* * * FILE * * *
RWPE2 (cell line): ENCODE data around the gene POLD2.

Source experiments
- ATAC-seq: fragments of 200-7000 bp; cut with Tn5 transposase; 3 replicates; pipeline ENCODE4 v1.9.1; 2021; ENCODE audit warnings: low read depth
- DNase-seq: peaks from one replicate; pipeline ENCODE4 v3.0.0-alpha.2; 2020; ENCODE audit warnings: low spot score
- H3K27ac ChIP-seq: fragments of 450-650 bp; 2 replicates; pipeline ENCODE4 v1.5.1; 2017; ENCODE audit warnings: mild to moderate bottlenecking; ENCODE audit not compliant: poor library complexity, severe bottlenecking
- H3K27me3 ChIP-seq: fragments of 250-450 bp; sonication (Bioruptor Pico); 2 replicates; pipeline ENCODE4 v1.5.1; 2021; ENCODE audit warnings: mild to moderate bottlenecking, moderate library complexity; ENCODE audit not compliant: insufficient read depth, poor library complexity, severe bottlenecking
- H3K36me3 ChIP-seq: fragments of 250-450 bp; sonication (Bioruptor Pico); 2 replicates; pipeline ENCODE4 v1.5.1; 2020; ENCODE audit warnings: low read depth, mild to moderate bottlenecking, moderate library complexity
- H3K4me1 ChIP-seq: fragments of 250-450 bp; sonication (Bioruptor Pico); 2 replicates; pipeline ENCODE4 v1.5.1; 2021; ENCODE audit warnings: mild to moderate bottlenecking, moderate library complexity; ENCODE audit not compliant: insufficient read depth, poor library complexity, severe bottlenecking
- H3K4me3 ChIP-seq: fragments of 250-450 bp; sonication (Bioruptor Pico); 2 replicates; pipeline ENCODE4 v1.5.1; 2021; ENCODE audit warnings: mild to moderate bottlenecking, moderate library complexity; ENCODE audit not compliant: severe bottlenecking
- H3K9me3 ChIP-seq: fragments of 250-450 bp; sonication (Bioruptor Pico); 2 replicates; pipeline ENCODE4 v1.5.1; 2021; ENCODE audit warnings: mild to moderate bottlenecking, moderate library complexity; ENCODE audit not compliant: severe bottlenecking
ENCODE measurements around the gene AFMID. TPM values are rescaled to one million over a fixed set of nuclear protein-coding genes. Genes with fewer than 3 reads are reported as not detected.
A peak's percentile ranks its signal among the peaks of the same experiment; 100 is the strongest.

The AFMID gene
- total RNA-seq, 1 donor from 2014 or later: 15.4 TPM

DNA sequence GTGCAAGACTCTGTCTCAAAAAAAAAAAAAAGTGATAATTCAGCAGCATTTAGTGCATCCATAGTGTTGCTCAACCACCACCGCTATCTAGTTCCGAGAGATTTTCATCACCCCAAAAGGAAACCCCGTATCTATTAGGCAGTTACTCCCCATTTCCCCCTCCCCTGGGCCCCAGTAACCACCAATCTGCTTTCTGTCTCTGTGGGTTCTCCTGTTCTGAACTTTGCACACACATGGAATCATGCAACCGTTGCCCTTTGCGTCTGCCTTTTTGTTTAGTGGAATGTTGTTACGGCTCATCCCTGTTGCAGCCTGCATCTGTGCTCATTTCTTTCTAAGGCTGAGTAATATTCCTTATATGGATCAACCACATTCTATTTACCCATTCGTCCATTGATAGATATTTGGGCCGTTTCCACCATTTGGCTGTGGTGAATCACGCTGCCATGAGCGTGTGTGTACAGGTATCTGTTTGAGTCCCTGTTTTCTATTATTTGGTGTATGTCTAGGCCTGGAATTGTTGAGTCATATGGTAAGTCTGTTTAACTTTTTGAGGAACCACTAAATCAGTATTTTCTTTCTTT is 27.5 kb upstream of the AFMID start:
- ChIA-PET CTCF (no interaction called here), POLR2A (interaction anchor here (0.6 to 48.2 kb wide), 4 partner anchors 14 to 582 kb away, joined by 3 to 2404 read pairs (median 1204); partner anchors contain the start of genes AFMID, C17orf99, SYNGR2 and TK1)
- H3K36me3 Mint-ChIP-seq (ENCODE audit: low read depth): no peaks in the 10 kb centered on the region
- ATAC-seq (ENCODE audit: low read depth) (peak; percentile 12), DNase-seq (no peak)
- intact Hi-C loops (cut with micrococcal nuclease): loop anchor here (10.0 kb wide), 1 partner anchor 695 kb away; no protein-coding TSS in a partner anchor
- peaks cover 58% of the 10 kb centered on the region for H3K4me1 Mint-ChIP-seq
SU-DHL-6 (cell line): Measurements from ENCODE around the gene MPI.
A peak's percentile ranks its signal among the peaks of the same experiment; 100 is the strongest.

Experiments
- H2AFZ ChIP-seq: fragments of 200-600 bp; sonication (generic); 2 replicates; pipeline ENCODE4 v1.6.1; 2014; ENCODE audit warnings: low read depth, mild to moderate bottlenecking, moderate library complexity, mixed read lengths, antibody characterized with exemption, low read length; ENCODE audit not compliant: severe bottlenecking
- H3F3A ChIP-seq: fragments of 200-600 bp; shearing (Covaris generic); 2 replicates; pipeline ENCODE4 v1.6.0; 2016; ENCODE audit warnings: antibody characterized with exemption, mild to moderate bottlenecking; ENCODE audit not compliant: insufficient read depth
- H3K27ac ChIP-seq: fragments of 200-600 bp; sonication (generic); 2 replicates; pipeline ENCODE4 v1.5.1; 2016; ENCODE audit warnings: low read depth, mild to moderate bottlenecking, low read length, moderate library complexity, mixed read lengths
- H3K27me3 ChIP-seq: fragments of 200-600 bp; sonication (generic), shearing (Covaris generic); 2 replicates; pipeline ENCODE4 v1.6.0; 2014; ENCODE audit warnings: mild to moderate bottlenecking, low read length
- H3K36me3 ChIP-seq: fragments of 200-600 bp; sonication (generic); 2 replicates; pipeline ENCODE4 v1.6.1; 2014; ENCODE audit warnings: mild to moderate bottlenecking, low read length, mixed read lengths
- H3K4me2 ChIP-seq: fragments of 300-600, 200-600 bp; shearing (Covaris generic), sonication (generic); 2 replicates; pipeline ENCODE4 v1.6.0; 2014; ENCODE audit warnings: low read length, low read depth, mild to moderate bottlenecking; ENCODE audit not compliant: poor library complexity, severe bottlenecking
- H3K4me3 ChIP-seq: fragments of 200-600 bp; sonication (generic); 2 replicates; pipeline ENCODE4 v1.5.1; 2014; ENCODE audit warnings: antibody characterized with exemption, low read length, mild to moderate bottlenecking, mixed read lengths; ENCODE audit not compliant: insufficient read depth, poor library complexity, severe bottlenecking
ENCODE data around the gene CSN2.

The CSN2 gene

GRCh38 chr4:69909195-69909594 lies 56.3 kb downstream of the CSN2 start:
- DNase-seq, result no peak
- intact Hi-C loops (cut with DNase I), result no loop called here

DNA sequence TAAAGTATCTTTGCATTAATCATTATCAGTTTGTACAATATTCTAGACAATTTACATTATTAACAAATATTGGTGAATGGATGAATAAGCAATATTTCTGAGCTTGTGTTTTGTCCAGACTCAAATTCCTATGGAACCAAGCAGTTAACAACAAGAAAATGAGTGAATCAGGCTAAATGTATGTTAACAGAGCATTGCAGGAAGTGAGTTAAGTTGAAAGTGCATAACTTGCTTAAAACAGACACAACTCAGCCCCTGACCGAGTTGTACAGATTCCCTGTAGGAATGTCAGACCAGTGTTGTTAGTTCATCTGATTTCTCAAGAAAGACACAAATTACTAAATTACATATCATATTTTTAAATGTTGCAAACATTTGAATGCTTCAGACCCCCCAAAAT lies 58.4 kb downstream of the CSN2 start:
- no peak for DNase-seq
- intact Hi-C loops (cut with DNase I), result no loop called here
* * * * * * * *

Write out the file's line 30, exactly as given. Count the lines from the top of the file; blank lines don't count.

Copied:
- H3K4me3 ChIP-seq: fragments of 200-600 bp; sonication (generic); 2 replicates; pipeline ENCODE4 v1.5.1; 2014; ENCODE audit warnings: antibody characterized with exemption, low read length, mild to moderate bottlenecking, mixed read lengths; ENCODE audit not compliant: insufficient read depth, poor library complexity, severe bottlenecking